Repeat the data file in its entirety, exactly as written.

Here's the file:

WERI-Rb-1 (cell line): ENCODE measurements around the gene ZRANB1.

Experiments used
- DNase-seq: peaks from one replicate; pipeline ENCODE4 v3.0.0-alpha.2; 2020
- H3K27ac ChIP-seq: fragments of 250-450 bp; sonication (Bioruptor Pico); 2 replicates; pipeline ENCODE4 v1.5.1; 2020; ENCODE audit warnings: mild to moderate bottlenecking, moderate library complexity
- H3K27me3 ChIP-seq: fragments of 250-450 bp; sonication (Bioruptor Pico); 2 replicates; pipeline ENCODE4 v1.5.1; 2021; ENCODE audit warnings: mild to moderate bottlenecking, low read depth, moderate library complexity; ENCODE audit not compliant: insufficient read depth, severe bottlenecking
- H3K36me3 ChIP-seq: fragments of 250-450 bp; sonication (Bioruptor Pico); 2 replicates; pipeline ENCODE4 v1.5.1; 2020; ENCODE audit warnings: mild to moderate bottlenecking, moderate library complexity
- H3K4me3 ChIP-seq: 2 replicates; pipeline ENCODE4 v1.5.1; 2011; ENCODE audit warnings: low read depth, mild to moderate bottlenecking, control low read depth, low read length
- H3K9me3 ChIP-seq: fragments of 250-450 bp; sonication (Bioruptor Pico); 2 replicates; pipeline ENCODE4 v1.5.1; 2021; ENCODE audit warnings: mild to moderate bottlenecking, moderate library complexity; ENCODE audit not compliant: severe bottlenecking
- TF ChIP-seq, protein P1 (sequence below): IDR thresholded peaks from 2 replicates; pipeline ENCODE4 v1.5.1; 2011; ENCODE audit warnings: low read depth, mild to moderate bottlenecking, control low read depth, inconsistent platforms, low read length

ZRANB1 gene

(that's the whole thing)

WERI-Rb-1 (cell line): ENCODE measurements around the gene ZRANB1.

Experiments used
- DNase-seq: peaks from one replicate; pipeline ENCODE4 v3.0.0-alpha.2; 2020
- H3K27ac ChIP-seq: fragments of 250-450 bp; sonication (Bioruptor Pico); 2 replicates; pipeline ENCODE4 v1.5.1; 2020; ENCODE audit warnings: mild to moderate bottlenecking, moderate library complexity
- H3K27me3 ChIP-seq: fragments of 250-450 bp; sonication (Bioruptor Pico); 2 replicates; pipeline ENCODE4 v1.5.1; 2021; ENCODE audit warnings: mild to moderate bottlenecking, low read depth, moderate library complexity; ENCODE audit not compliant: insufficient read depth, severe bottlenecking
- H3K36me3 ChIP-seq: fragments of 250-450 bp; sonication (Bioruptor Pico); 2 replicates; pipeline ENCODE4 v1.5.1; 2020; ENCODE audit warnings: mild to moderate bottlenecking, moderate library complexity
- H3K4me3 ChIP-seq: 2 replicates; pipeline ENCODE4 v1.5.1; 2011; ENCODE audit warnings: low read depth, mild to moderate bottlenecking, control low read depth, low read length
- H3K9me3 ChIP-seq: fragments of 250-450 bp; sonication (Bioruptor Pico); 2 replicates; pipeline ENCODE4 v1.5.1; 2021; ENCODE audit warnings: mild to moderate bottlenecking, moderate library complexity; ENCODE audit not compliant: severe bottlenecking
- TF ChIP-seq, protein P1 (sequence below): IDR thresholded peaks from 2 replicates; pipeline ENCODE4 v1.5.1; 2011; ENCODE audit warnings: low read depth, mild to moderate bottlenecking, control low read depth, inconsistent platforms, low read length

ZRANB1 gene